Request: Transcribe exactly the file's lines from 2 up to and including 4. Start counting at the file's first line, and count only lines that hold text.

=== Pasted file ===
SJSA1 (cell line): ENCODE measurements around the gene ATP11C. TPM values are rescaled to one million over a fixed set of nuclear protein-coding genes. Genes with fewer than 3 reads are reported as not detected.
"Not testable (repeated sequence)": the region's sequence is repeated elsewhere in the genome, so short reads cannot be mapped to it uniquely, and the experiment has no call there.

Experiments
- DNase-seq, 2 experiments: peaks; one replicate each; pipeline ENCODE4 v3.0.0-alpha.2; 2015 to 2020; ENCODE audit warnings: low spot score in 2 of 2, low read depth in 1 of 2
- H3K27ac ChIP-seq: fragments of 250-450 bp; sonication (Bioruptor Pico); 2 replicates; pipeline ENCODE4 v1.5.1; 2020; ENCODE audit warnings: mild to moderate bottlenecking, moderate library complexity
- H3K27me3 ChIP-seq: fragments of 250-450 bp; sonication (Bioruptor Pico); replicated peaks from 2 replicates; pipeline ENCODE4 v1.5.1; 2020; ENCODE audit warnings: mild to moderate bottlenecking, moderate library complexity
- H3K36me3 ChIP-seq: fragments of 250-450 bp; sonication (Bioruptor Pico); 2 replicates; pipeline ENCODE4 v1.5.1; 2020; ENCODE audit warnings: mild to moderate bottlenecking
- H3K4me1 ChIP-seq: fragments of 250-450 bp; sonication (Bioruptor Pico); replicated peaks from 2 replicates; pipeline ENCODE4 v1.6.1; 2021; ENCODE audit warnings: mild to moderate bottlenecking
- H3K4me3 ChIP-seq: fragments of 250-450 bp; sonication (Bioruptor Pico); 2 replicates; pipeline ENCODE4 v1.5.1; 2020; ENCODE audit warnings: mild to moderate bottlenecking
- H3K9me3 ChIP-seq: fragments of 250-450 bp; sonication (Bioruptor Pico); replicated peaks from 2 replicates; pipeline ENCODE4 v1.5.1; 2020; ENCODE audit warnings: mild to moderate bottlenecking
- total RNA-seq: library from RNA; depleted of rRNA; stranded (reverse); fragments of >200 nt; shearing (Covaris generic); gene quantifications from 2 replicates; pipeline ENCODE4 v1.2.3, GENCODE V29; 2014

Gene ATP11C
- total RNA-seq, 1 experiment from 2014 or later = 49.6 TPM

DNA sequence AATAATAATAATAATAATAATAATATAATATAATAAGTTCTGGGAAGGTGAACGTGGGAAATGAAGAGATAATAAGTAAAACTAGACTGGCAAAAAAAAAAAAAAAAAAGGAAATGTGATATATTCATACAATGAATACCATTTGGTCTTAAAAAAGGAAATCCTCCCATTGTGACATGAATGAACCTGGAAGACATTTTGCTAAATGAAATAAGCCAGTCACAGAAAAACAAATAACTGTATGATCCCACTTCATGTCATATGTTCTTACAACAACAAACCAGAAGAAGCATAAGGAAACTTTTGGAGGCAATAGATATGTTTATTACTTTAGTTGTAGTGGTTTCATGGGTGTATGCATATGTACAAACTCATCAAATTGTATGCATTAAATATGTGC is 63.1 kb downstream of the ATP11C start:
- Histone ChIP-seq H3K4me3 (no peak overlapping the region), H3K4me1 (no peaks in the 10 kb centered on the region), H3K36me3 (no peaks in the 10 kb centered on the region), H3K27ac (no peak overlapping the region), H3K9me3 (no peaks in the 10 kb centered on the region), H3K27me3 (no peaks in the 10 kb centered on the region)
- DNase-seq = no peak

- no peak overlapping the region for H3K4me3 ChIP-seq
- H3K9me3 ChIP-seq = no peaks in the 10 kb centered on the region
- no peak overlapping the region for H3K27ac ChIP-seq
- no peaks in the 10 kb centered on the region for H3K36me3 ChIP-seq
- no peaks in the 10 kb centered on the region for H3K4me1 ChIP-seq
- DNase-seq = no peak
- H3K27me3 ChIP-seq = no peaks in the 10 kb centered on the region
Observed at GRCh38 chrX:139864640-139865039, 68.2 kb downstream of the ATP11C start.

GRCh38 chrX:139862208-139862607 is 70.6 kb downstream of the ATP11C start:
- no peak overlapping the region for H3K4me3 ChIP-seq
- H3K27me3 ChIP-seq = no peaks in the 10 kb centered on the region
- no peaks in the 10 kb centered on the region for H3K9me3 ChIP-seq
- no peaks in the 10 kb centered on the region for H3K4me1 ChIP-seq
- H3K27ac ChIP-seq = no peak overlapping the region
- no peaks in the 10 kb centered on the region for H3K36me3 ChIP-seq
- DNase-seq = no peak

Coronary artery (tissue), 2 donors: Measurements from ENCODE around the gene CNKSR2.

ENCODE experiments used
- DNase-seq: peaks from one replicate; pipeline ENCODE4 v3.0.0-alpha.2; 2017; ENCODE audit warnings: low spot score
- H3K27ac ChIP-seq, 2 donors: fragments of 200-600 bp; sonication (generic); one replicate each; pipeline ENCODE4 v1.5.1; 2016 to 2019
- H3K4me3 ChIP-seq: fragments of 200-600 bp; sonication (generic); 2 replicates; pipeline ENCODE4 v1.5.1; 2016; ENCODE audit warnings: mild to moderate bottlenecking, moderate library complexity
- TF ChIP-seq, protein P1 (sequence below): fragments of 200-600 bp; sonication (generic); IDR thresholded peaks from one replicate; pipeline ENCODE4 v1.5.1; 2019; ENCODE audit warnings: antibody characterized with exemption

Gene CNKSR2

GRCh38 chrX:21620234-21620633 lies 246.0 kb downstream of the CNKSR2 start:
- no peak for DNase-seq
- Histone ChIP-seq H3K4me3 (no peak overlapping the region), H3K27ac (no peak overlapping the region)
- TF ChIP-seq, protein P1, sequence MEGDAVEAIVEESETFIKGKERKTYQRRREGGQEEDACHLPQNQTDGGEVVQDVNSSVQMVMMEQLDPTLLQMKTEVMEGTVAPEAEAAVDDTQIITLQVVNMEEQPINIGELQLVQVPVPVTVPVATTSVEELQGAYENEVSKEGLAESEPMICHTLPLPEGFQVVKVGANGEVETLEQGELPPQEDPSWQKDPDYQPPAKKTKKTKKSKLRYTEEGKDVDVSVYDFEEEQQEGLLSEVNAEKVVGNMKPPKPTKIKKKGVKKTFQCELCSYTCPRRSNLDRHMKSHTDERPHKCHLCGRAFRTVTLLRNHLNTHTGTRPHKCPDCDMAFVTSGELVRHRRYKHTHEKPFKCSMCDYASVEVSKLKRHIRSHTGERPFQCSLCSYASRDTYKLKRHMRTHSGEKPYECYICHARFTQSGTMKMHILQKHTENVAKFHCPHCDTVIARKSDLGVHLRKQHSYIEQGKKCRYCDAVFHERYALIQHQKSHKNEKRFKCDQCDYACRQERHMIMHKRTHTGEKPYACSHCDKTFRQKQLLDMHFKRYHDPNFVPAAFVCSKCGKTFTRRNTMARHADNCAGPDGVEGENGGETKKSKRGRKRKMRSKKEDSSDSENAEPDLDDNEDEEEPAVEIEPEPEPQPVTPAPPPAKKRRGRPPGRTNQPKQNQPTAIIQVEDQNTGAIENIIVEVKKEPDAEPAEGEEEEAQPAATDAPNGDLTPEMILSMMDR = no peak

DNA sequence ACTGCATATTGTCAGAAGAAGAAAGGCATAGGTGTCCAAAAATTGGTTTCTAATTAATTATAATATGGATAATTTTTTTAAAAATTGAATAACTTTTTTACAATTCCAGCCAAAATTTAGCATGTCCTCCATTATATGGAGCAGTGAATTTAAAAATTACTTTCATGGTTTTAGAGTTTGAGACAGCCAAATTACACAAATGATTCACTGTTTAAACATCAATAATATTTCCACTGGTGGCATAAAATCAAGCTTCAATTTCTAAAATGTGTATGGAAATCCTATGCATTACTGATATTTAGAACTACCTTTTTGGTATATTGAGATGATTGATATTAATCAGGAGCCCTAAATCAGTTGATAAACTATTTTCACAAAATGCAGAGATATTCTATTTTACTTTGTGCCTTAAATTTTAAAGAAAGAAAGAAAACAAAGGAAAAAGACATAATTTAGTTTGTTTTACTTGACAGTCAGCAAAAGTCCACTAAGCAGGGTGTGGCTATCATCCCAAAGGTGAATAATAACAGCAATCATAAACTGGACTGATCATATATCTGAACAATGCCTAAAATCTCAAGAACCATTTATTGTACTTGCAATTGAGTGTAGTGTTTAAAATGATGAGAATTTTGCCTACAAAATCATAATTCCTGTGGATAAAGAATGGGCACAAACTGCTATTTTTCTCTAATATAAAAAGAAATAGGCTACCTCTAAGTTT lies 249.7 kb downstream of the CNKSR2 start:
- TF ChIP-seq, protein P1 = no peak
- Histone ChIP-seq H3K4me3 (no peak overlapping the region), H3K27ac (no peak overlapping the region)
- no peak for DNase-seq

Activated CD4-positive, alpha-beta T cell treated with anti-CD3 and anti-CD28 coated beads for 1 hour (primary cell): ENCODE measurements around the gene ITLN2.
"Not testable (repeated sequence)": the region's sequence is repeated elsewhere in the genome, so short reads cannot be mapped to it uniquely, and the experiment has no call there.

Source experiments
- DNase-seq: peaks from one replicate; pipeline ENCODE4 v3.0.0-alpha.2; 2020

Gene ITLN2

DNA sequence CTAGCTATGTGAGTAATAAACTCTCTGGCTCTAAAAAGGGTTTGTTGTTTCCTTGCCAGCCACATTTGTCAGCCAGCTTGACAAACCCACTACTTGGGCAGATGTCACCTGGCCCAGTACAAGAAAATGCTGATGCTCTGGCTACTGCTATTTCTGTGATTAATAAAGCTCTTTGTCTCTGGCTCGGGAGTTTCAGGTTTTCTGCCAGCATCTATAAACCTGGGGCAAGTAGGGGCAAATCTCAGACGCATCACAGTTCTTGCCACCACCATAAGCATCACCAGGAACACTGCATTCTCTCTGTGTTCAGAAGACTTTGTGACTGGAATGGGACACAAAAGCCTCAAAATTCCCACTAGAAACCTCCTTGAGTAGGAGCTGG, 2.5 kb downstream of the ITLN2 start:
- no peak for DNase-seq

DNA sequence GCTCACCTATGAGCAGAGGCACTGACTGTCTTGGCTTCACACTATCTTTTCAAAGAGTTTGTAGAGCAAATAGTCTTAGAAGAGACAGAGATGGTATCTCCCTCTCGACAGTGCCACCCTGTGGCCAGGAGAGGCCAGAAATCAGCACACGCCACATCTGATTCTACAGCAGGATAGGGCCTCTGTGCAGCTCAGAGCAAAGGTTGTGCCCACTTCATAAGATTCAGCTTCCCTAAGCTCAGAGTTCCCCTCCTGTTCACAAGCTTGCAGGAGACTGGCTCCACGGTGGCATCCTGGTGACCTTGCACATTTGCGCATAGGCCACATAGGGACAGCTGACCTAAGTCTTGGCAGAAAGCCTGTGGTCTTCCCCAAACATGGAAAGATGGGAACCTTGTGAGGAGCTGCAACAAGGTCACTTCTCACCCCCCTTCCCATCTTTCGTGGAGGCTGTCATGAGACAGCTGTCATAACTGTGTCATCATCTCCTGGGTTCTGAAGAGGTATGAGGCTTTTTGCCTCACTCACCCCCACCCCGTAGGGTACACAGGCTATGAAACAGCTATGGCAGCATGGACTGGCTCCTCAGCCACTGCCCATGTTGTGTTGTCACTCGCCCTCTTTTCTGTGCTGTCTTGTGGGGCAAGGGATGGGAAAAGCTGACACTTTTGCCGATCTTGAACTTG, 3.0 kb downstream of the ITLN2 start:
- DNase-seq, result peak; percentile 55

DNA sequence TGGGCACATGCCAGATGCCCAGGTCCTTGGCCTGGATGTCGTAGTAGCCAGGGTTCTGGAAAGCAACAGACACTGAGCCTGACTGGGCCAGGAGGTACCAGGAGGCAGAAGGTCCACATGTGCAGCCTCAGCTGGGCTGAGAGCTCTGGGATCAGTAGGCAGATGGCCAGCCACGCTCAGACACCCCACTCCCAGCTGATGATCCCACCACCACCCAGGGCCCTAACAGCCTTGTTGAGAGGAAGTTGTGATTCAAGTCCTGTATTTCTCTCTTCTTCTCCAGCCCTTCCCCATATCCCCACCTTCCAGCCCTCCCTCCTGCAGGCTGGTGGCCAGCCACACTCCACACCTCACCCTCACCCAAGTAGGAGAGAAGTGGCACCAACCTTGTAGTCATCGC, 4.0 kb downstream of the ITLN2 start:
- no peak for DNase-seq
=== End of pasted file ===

"Not testable (repeated sequence)": the region's sequence is repeated elsewhere in the genome, so short reads cannot be mapped to it uniquely, and the experiment has no call there.

Experiments
- DNase-seq, 2 experiments: peaks; one replicate each; pipeline ENCODE4 v3.0.0-alpha.2; 2015 to 2020; ENCODE audit warnings: low spot score in 2 of 2, low read depth in 1 of 2